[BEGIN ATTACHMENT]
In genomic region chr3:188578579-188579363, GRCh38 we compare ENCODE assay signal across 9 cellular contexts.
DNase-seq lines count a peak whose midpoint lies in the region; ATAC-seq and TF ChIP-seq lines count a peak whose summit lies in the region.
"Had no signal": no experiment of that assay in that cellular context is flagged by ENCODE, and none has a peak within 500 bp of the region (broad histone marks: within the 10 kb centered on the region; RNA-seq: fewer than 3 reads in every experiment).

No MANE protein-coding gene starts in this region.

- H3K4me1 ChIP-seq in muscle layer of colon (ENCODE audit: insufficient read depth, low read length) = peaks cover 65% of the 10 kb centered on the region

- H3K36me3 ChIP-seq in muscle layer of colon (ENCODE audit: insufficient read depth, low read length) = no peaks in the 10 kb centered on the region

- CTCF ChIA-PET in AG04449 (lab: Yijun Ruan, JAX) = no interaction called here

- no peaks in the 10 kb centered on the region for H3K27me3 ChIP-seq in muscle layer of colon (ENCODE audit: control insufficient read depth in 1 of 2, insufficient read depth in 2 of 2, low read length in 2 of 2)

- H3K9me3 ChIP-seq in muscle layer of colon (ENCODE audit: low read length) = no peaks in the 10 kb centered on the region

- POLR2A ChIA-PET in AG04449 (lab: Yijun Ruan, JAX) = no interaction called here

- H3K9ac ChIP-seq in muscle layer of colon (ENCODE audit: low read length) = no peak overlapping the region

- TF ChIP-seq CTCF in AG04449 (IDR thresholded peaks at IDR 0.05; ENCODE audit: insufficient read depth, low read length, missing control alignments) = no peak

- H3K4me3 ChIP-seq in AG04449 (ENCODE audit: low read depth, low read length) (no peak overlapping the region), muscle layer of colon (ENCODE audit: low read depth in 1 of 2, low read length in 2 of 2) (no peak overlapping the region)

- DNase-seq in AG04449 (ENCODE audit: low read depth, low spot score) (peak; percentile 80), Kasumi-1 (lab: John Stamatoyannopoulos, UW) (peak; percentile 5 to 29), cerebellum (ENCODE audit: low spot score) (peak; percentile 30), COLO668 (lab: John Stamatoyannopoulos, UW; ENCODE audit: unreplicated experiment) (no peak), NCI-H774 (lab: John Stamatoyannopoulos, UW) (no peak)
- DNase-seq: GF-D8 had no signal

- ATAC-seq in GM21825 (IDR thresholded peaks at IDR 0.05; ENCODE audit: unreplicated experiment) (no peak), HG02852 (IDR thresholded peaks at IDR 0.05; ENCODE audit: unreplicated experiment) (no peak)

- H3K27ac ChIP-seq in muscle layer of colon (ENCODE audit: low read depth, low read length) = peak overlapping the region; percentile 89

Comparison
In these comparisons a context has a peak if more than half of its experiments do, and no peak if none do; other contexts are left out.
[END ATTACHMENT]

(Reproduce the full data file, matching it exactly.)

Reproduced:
In genomic region chr3:188578579-188579363, GRCh38 we compare ENCODE assay signal across 9 cellular contexts.
DNase-seq lines count a peak whose midpoint lies in the region; ATAC-seq and TF ChIP-seq lines count a peak whose summit lies in the region.
"Had no signal": no experiment of that assay in that cellular context is flagged by ENCODE, and none has a peak within 500 bp of the region (broad histone marks: within the 10 kb centered on the region; RNA-seq: fewer than 3 reads in every experiment).

No MANE protein-coding gene starts in this region.

- H3K4me1 ChIP-seq in muscle layer of colon (ENCODE audit: insufficient read depth, low read length) = peaks cover 65% of the 10 kb centered on the region

- H3K36me3 ChIP-seq in muscle layer of colon (ENCODE audit: insufficient read depth, low read length) = no peaks in the 10 kb centered on the region

- CTCF ChIA-PET in AG04449 (lab: Yijun Ruan, JAX) = no interaction called here

- no peaks in the 10 kb centered on the region for H3K27me3 ChIP-seq in muscle layer of colon (ENCODE audit: control insufficient read depth in 1 of 2, insufficient read depth in 2 of 2, low read length in 2 of 2)

- H3K9me3 ChIP-seq in muscle layer of colon (ENCODE audit: low read length) = no peaks in the 10 kb centered on the region

- POLR2A ChIA-PET in AG04449 (lab: Yijun Ruan, JAX) = no interaction called here

- H3K9ac ChIP-seq in muscle layer of colon (ENCODE audit: low read length) = no peak overlapping the region

- TF ChIP-seq CTCF in AG04449 (IDR thresholded peaks at IDR 0.05; ENCODE audit: insufficient read depth, low read length, missing control alignments) = no peak

- H3K4me3 ChIP-seq in AG04449 (ENCODE audit: low read depth, low read length) (no peak overlapping the region), muscle layer of colon (ENCODE audit: low read depth in 1 of 2, low read length in 2 of 2) (no peak overlapping the region)

- DNase-seq in AG04449 (ENCODE audit: low read depth, low spot score) (peak; percentile 80), Kasumi-1 (lab: John Stamatoyannopoulos, UW) (peak; percentile 5 to 29), cerebellum (ENCODE audit: low spot score) (peak; percentile 30), COLO668 (lab: John Stamatoyannopoulos, UW; ENCODE audit: unreplicated experiment) (no peak), NCI-H774 (lab: John Stamatoyannopoulos, UW) (no peak)
- DNase-seq: GF-D8 had no signal

- ATAC-seq in GM21825 (IDR thresholded peaks at IDR 0.05; ENCODE audit: unreplicated experiment) (no peak), HG02852 (IDR thresholded peaks at IDR 0.05; ENCODE audit: unreplicated experiment) (no peak)

- H3K27ac ChIP-seq in muscle layer of colon (ENCODE audit: low read depth, low read length) = peak overlapping the region; percentile 89

Comparison
In these comparisons a context has a peak if more than half of its experiments do, and no peak if none do; other contexts are left out.